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Cain column: Chatty refs have aided the growth of dissent

By Nick Cain

Dissent is an evil genie that was always going to escape from the bottle when Rugby Union referees began to engage players in non-stop prattle.

It started with the idea that refs should communicate with players in a virtual coaching role, with constant commentary advising them when they were encroaching offside or off their feet. Who could forget Tony Spreadbury’s cries of, “He knows! He knows!” as he penalised players with their heads so deeply buried in the ruck burrowing for the ball that they had not heard his shrill warnings.

With high profile whistlers like Nigel Owens and Wayne Barnes following in Spreadbury’s footsteps the frequency and volume of chatter on the field increased rapidly, with assistant referees also getting in on the act. Not only that, but match officials suddenly became best mates with the majority of captains of international teams, and often club teams.

When talking to the All Blacks, in particular, referees stop using the term “captain” and replaced it instead with first names familiarity, such as, “Richie, can you tell your flanker to stay bound”, or, “Kieran, would you like a scrum or line-out?”.

The protocol in the amateur era used to be that the captain – and only the captain – could ask to talk to the referee. However, it was limited to clarification on a decision, and sometimes it was granted, and sometimes refused.

Since then that lofty authority has been totally eroded, much of that is due to the dialogue started by referees backfiring badly as players have responded by appealing whenever a decision is made. The trickle of decisions being questioned has become a raging torrent, with players constantly haranguing referees. This involves blatantly trying to get opponents penalised and, increasingly, sin-binned or sent off.

Most matches now come complete with a soundtrack which sounds like a pub quiz which has gone from rowdy to rebellious.

In last season’s Six Nations match when England were baffled by Italy’s refusal to commit bodies to the ruck there was a belated moment of sanity. It came when the referee, Romain Poite, turned to his England interrogators, James Haskell and Dylan Hartley, saying: “I’m a referee, not a coach.”

Unfortunately, with most of Poite’s colleagues heading in the other direction for the previous 15 years, the changed protocols between referees and players mean that the exchanges between them this autumn veered from the bizarre to the intimidating.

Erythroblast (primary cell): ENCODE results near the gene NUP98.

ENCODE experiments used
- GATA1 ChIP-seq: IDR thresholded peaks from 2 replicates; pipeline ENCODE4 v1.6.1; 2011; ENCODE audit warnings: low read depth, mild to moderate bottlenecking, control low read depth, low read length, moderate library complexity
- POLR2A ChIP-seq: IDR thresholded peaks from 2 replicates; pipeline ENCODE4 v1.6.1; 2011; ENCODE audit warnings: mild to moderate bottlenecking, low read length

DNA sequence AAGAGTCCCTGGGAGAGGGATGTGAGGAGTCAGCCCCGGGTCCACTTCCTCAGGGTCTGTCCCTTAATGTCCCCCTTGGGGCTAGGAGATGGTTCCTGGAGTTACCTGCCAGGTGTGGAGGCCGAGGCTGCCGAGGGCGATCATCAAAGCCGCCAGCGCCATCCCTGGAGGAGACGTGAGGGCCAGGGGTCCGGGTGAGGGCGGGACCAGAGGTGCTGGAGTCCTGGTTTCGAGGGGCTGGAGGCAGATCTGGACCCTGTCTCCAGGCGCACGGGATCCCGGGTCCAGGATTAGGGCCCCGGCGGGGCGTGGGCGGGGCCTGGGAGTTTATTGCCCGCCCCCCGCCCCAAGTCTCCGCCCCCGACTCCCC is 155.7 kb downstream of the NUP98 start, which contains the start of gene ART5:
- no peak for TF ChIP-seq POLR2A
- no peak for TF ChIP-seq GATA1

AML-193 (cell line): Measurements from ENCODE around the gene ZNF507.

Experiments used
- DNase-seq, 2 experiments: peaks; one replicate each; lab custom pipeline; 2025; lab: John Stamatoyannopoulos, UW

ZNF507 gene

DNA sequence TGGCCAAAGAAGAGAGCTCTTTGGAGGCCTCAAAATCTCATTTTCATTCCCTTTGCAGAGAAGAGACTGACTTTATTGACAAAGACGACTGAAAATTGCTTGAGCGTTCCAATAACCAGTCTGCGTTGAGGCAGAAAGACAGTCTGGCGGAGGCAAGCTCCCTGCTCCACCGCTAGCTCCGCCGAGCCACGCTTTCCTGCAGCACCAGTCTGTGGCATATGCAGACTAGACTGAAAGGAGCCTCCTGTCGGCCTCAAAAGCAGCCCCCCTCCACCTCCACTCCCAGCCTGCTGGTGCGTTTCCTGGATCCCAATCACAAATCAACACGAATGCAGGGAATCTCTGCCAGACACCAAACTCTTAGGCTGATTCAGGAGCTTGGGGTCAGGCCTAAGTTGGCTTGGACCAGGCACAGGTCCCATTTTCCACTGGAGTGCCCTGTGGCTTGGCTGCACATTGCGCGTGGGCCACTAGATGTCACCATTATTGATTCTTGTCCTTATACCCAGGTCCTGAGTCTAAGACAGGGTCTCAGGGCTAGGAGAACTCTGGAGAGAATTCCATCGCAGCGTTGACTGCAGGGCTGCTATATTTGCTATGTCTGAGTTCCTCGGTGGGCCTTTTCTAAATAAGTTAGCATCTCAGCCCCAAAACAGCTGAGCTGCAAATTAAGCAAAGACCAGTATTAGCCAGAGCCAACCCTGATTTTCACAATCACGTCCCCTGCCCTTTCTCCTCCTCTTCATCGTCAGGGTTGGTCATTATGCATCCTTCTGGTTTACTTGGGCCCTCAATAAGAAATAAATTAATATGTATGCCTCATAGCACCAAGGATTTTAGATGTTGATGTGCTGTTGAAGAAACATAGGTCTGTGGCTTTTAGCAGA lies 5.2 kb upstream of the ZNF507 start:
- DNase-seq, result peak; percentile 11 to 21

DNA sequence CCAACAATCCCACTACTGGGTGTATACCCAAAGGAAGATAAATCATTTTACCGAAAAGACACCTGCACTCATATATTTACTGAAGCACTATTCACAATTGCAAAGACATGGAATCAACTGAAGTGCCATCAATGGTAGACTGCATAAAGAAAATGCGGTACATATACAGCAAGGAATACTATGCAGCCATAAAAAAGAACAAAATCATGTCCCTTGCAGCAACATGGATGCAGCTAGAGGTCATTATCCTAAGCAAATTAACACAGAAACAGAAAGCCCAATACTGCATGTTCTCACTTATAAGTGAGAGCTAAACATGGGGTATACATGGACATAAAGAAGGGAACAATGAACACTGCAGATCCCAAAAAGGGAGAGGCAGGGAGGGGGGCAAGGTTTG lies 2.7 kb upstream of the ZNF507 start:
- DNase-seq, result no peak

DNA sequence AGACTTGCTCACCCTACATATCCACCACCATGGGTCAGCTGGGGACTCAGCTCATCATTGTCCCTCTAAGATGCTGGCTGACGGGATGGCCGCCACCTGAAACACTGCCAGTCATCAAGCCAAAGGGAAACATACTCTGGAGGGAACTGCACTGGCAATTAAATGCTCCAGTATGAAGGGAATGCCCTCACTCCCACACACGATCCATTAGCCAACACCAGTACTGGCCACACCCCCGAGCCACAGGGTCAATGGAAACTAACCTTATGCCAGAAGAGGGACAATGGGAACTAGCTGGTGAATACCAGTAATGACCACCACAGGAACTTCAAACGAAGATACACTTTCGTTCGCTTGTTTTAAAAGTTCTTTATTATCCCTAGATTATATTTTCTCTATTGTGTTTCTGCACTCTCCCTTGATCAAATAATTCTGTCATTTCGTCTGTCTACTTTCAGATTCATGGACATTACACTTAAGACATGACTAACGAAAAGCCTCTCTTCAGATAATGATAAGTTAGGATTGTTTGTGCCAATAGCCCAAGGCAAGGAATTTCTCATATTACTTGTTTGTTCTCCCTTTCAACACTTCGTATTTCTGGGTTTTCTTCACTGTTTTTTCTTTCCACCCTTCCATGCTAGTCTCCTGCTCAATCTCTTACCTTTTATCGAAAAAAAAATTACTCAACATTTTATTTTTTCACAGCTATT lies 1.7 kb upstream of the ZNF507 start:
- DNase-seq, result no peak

The bizarre bit happened during a break in play between the All Blacks and the Barbarians when the New Zealand captain, Kieran Read, came on as a water-carrier and got into a conversation with referee Owens. The main talking point was Owens asking Read about his end of tour holiday plans, as in, “going anywhere nice?”.

The more intimidating element came when a pumped-up Owen Farrell yelled, “it’s clear as day, mate!”, at referee Ben O’Keefe as he deliberated over whether Australia wing Marika

Koroibete’s touchdown against England should be disallowed because of the obstruction by Stephen Moore.

The introduction of the TMO means that intimidatory appeals to the referee have intensified, with the pauses to consider camera angles becoming an opportunity for players to lobby loudly for the outcome they want.

One of the problems with rugby’s limited application of available technology, with spin-offs of systems like cricket’s Hawkeye and Hot-Spot not utilised on touchlines, try-lines or dead-ball lines, is that the TMO frequently provides no more clarity than the eyesight of the referee and his assistants.

The scrutiny of Elliot Daly’s try against Australia was a case in point, with the match delayed for several minutes while the TMO peruised non-definitive footage. The fog might have cleared if a cricket style infra-red system could have relayed instantly if the ball had clipped the touchline.

On the subject of precision, another area where match officials are courting serious future problems is the line-out. The permissive attitude towards not-straight throwing is killing the line-out as a contest by virtually guaranteeing possession to the throwing side.

At the moment there is an epidemic of hookers taking a half step towards their own jumpers and lifters, and throwing the ball on a trajectory which is virtually down their own line rather than down the middle of the gap. This makes opposition attempts at a steal very difficult, and is a mirror image of the same attitude towards crooked feeds that has come close to destroying the scrum as a contest.

World Rugby should introduce an urgent initiative to help professional referees to cram the evil genie back in its bottle, whether it takes the form of dissent, the fog surrounding the TMO, or line-out no contests. They can afford to waste no time if they want to avoid the authority of referees being chronically compromised.

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